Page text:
Lucas Samaras (b. 1936, Kastoria, Greece) is a Greek artist best known for his photography, but his diverse practice also includes painting, sculpture, printmaking, performance, and installation art. In his photography, Samaras obsessively investigates his self-image, typically involving distortion or other transformations through digital and material processes. By simultaneously playing the observer and the observed, Samaras extends the Surrealist exploration of sexuality, terror, mortality, and metamorphosis, in a conscious effort to undermine the viewer. Lush textures and seductive colours are integral to Samaras' work whatever the media employed, as means of throwing us off balance.
Samaras moved to New York in 1948, and graduated from Rutgers University College of Arts and Sciences, New Jersey, in 1959. During this time he was closely involved with the 'happenings' of Allan Kaprow and Claes Oldenburg, among others. His first solo exhibition in New York was held at the Reuben Gallery in 1959. His work is in the collections of many international museums, including The Museum of Modern Art, New York, Tate Gallery, London, and Hara Museum of Contemporary Art, Tokyo. His first retrospective was in 1972 at the Whitney Museum of American Art, New York. Other major solo exhibitions include Pace Gallery, New York (1974), Denver Art Museum, Denver (1981-83), Yokohama Museum of Art, Yokohama (1991), Galerie Xippas Paris, France (1997), and Waddington Galleries, London (2004). A major exhibition of his self-portraits opened at the Whitney Museum in 2003. He was the 2002 winner of the American Academy Award in Art. In 2009, Samaras represented Greece at the Venice Biennale with an exhibition that spanned four decades of his practice.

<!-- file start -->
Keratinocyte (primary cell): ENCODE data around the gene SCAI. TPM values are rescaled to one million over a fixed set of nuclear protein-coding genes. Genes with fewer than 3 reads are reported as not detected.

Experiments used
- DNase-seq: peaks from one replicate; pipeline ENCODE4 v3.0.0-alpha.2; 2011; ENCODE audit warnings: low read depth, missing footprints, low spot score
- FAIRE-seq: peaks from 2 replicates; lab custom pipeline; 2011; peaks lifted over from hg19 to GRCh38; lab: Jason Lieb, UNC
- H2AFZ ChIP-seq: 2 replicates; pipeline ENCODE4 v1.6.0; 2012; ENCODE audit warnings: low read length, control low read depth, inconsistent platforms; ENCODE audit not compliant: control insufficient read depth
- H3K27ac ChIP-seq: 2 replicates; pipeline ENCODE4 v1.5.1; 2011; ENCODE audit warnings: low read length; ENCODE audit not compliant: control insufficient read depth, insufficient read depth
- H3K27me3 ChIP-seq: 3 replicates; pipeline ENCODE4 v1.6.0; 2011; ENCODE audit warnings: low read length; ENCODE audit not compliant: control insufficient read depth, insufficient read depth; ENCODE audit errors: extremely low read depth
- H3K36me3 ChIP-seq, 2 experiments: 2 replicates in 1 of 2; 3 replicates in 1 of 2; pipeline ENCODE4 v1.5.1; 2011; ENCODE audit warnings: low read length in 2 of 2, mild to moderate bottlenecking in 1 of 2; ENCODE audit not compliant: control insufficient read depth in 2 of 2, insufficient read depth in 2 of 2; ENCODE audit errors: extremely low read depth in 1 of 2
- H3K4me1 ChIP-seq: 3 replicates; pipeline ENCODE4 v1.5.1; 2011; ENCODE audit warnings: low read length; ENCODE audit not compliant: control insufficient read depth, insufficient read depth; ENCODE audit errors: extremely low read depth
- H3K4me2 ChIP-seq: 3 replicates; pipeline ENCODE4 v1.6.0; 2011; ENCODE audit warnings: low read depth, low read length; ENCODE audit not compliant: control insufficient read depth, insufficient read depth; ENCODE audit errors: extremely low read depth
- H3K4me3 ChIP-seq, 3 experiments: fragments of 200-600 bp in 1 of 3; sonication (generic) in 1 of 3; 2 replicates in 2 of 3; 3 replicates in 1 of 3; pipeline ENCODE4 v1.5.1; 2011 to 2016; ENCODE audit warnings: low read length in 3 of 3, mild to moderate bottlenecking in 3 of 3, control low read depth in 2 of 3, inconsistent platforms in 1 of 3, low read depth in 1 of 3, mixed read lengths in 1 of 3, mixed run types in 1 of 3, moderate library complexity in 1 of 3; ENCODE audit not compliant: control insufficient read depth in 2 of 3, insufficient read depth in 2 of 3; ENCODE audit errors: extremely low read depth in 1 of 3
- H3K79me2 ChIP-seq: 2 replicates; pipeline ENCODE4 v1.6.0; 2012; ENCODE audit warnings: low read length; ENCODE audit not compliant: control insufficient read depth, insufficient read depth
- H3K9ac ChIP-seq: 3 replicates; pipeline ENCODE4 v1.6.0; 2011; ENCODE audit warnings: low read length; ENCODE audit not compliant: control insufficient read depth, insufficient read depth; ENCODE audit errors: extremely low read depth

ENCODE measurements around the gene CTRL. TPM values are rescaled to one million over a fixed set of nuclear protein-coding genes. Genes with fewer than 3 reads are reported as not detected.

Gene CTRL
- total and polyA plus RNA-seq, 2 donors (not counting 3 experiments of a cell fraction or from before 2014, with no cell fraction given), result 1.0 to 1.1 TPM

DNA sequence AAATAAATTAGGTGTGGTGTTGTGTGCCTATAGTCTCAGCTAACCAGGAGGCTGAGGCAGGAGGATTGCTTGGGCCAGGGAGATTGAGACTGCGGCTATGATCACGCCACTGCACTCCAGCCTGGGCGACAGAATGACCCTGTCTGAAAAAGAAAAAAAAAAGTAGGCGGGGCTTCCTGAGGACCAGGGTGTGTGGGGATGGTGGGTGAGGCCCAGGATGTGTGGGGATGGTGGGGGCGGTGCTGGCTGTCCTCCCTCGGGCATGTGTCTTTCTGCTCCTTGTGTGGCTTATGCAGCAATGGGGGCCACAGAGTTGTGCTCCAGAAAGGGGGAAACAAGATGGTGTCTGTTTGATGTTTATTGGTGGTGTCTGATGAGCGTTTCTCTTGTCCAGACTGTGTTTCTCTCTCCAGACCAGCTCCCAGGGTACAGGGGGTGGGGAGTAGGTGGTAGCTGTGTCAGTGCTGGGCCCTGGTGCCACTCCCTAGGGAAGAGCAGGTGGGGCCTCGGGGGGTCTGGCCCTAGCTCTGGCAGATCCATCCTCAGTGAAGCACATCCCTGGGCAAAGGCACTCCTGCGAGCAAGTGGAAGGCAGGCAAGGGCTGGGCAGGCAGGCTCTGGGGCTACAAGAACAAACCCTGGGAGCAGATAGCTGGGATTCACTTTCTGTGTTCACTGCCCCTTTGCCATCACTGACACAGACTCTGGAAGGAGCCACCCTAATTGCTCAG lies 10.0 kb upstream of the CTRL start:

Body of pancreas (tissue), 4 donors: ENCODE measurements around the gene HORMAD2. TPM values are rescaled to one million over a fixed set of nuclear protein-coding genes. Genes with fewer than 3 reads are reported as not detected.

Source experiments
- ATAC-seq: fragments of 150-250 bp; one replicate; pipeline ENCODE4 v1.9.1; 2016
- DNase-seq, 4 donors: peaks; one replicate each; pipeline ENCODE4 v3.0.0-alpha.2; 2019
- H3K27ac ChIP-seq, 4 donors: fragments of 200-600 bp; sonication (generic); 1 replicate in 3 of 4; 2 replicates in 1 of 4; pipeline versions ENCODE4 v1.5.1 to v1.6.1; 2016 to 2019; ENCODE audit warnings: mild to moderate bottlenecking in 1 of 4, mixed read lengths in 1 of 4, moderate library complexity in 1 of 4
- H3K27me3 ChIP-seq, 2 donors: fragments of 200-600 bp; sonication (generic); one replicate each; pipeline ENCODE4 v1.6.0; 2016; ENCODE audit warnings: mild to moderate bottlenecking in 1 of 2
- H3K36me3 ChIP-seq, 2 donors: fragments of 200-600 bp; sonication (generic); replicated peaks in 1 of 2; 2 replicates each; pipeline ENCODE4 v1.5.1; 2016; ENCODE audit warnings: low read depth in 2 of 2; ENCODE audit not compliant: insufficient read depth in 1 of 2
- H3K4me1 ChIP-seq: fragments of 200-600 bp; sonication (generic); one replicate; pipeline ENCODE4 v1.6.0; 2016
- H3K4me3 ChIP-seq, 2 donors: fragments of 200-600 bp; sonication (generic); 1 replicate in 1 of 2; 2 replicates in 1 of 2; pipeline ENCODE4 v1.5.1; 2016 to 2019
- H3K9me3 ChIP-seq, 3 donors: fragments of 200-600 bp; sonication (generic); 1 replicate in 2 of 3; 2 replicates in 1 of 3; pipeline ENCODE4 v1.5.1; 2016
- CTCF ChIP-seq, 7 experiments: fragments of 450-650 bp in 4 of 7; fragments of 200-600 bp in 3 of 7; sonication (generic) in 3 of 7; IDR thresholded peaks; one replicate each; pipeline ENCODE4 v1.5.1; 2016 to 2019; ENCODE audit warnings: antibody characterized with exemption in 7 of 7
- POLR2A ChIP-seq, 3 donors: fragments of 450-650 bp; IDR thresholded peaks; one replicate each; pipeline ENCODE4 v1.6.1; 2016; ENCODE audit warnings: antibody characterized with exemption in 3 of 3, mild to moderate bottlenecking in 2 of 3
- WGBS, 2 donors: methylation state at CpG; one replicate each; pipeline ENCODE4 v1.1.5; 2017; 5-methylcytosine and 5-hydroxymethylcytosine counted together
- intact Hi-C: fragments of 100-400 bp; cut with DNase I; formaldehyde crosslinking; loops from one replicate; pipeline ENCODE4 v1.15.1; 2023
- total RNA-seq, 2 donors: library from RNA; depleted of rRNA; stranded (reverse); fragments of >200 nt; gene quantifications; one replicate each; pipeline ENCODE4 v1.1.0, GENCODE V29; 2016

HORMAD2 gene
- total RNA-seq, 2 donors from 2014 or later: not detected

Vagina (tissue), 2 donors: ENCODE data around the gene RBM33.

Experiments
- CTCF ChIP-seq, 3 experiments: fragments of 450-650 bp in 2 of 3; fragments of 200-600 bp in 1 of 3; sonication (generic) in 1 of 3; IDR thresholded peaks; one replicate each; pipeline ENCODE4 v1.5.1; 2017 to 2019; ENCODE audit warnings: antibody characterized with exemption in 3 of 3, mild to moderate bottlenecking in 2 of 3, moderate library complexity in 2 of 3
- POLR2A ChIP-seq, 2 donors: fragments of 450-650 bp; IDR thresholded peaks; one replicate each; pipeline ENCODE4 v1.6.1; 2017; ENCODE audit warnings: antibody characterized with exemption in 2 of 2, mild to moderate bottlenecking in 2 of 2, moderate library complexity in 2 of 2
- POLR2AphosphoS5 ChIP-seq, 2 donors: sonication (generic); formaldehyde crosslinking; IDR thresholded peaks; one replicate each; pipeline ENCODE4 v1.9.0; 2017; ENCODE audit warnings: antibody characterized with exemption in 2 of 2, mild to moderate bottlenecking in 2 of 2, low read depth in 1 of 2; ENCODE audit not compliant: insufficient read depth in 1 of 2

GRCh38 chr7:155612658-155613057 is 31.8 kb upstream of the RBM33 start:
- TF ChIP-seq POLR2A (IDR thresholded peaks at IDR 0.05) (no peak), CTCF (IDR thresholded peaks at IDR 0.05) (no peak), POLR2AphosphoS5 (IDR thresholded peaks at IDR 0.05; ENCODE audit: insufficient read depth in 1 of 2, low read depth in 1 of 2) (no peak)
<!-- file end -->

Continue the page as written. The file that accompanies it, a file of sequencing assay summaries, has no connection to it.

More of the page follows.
Lucas Samaras lives and works in New York City.